The language specification guarantees that all enum constants are unique. There may be two different reference variables pointing to Bread.rye, but there are never two different Bread.rye enum constants. That ensures programmers can compare enums using e == Bread.rye as well as e.equals( Bread. rye).

You need to avoid declaring any members in your enums with names that duplicate those in java.lang.Enum. The box below has a list of most of the methods. The compiler will tell you if you make this mistake.

Predefined members that belong to every enum

The compiler automatically creates several other members in addition to values() in every enum class. These additional members help the enum do its work. The compiler will warn you if you re-use one of these names. Furthermore, each enum type is regarded as a child of class java.lang.Enum, and therefore inherits those methods from there too. Some of the methods in java.lang.Enum are:

public int compareTo( Enum e );
// returns negative, 0, positive for this earlier, equal, or later
// in declaration order than e

public int ordinal();
// returns the position of the enum constant in the
// declaration, first enum constant is at position 0

public static EnumType valueOf( java.lang.Class ec, String s );
// turns a String into its corresponding enum constant
// the ec argument is the class object of the enum type we are using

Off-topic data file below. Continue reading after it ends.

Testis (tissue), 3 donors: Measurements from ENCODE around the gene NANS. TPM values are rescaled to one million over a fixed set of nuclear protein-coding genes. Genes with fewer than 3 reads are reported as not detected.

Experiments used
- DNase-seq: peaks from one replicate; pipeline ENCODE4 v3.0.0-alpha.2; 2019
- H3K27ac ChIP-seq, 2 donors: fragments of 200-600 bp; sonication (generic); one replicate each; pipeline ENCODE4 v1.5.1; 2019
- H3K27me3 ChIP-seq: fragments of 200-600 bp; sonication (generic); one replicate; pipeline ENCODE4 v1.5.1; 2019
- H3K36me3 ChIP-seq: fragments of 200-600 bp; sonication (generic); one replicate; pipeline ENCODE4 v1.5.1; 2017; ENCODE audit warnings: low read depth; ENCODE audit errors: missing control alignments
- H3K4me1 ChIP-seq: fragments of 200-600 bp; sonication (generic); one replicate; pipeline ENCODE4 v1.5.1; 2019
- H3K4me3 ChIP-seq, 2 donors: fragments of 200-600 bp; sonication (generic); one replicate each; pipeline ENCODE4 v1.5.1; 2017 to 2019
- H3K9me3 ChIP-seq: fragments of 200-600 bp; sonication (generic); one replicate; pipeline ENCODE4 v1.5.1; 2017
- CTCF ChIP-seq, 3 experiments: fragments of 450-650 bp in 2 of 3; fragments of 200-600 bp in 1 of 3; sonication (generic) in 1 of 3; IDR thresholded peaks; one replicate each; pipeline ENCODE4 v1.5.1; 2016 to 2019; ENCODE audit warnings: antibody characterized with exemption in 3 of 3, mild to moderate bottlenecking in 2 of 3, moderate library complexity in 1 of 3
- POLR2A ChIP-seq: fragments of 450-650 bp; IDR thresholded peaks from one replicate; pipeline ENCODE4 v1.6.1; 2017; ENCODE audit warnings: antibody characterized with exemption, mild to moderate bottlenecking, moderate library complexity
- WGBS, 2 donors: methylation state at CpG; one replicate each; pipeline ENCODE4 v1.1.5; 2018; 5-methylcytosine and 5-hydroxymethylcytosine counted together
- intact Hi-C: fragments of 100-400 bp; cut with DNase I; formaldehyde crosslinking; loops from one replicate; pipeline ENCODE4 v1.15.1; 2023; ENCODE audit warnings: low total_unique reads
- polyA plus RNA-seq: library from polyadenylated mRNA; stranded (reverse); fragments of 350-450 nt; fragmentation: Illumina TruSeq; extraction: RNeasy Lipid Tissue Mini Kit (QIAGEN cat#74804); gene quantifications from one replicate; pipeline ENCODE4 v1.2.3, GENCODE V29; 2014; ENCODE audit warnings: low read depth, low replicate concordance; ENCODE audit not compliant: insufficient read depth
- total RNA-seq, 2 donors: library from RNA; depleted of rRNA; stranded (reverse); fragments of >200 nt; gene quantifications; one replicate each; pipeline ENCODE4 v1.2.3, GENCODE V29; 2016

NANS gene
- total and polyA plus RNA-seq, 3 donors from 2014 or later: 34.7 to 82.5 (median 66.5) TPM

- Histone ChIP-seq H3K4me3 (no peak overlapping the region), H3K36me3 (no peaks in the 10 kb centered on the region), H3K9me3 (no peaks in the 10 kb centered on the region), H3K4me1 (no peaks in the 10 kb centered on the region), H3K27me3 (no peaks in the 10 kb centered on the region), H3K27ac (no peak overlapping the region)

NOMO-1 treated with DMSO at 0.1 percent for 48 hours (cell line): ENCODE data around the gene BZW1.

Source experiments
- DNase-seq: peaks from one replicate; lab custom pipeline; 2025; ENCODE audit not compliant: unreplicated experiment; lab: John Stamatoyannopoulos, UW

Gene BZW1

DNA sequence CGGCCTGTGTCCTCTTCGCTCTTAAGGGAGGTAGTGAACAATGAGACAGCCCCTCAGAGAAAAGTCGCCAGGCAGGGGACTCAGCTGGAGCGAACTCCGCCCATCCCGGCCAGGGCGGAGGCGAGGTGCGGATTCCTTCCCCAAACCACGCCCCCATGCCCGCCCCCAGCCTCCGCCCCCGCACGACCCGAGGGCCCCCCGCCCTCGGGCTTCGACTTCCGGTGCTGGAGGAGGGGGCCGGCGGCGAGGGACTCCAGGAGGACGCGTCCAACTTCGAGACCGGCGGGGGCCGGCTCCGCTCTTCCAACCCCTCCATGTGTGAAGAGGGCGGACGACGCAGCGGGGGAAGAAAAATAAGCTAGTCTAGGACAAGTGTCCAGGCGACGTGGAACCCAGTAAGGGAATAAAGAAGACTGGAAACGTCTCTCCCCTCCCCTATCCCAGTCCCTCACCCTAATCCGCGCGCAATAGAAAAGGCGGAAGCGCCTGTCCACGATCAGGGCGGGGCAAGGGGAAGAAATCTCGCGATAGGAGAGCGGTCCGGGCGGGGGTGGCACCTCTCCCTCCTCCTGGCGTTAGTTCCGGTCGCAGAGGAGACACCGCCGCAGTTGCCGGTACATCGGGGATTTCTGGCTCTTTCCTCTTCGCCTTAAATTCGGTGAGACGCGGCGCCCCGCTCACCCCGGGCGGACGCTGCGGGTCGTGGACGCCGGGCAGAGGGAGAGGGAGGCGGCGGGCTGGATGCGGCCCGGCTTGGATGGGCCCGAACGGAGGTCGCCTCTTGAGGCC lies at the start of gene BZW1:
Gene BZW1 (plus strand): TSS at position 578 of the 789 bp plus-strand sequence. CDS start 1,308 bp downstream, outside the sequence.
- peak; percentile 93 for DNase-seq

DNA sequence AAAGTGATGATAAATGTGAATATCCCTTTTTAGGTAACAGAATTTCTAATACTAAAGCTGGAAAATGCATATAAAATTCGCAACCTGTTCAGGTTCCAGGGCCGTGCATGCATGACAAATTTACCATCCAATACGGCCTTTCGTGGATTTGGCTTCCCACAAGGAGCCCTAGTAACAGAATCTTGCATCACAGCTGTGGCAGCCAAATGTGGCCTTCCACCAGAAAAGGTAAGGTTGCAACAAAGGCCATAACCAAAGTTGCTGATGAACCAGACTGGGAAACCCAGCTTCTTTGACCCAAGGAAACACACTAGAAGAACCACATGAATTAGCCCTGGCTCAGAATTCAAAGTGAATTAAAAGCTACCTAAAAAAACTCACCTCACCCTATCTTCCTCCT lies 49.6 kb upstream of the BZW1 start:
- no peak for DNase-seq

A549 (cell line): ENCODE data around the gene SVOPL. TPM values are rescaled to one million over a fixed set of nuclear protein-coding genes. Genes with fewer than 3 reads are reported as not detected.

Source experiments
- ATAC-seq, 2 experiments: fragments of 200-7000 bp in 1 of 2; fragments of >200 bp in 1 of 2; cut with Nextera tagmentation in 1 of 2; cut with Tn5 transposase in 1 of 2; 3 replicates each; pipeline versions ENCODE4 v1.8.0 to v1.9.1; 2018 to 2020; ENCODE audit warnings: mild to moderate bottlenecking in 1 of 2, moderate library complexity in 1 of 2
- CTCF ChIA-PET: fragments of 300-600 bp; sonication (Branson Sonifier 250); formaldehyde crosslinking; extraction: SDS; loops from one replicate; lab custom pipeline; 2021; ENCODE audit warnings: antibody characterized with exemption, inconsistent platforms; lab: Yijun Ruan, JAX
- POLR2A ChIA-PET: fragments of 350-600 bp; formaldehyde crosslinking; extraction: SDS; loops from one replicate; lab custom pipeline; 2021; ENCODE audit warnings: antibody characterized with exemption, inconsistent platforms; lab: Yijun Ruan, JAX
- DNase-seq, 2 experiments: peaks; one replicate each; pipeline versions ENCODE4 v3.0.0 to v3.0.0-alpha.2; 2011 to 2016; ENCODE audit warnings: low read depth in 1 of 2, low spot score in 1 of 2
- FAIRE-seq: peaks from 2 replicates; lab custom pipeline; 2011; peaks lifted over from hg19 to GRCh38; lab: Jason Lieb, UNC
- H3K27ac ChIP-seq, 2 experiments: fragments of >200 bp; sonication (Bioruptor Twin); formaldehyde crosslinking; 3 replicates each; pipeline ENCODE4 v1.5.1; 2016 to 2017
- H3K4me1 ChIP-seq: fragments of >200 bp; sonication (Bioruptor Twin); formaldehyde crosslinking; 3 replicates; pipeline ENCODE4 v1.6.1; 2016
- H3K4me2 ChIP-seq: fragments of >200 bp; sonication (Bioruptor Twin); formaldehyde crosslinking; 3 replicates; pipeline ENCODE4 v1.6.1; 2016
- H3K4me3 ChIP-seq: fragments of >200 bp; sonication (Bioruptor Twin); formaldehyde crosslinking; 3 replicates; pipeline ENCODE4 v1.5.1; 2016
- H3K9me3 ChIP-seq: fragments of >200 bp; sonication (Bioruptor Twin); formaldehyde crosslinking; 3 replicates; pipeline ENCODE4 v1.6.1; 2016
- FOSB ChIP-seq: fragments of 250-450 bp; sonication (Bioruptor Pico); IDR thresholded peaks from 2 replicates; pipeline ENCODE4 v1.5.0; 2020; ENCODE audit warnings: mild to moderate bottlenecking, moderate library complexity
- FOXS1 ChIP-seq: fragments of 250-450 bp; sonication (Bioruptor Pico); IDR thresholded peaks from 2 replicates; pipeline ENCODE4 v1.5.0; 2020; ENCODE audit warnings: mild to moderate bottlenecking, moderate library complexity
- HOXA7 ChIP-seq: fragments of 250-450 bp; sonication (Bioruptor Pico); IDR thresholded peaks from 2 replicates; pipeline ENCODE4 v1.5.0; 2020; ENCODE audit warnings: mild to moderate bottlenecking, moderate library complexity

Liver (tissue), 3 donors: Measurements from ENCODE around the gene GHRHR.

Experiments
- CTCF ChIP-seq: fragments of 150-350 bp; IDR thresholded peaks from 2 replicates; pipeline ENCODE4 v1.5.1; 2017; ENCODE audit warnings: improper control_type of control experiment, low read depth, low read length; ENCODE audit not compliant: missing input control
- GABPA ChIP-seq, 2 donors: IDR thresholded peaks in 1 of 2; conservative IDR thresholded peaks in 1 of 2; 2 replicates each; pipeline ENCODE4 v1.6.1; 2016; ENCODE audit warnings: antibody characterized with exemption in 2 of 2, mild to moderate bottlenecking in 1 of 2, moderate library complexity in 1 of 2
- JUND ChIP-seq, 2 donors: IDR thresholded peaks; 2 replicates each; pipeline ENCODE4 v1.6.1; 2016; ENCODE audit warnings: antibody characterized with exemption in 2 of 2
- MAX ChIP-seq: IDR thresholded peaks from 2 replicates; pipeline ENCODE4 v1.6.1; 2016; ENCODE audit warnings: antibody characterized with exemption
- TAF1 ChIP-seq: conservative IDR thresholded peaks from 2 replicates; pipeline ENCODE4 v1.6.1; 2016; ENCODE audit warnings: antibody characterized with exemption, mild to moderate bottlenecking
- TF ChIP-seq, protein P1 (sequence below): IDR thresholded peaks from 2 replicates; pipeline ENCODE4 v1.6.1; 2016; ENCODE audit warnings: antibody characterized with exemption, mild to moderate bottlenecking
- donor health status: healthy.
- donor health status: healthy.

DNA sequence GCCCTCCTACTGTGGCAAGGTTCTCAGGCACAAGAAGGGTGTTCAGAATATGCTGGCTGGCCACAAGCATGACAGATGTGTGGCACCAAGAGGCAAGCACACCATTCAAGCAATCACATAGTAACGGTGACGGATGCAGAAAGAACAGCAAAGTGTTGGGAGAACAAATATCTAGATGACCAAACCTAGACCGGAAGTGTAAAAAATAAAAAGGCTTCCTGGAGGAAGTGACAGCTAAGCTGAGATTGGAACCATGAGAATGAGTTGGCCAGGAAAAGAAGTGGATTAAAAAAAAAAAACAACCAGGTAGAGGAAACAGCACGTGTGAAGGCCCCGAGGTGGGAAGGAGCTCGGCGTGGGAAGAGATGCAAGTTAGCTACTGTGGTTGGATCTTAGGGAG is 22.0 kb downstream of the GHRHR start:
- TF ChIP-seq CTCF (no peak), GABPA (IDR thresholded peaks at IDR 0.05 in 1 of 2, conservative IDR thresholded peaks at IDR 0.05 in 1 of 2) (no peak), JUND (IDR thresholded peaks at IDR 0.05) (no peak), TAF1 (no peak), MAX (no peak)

public boolean equals( Object o );
// returns true when this equals the enum specified by Object o.

Instance methods and enum variables

We mentioned back at the start of the chapter that enum types are implemented as classes, so you can add your own methods to them. Here's an example showing how you can do that:

enum Month {
     Jan, Feb, Mar, Apr, May, Jun, Jul, Aug, Sep, Oct, Nov, Dec;

     int days() {
        if ((this==Sep)|(this==Apr)|(this==Jun)|(this==Nov)) return 30;
        if (this==Feb)
          throw new UnsupportedOperationException("need leap year status");
        return 31;
     }
}

We added the method days() to enum Month. It returns a count of the number of days in the month, except for Feb when it will throw an exception. That's a lame response, but better than allowing the day count to be wrong. What this says is that the days() method should not be part of the enum Month (in real world code), because it does not have enough information to do its job.

You can declare an enum variable like this:

Month easterMonth;

You can use it like this:

// Easter is always between March 22 and April 25
easterMonth = calcMonthOfEaster(); // this method not shown!
if (easterMonth == Month.Mar )   /* do something*/ ;

if (easterMonth.days() != 31)    /* do something else */ ;

Constant-specific class bodies

There's only one more aspect of enums to cover, and it's something that you will encounter rarely in practice: a feature known as constant-specific class bodies. We've seen previously how enums are implemented in terms of classes, and how they can have their own constructors, methods and data, as well as the enum constants.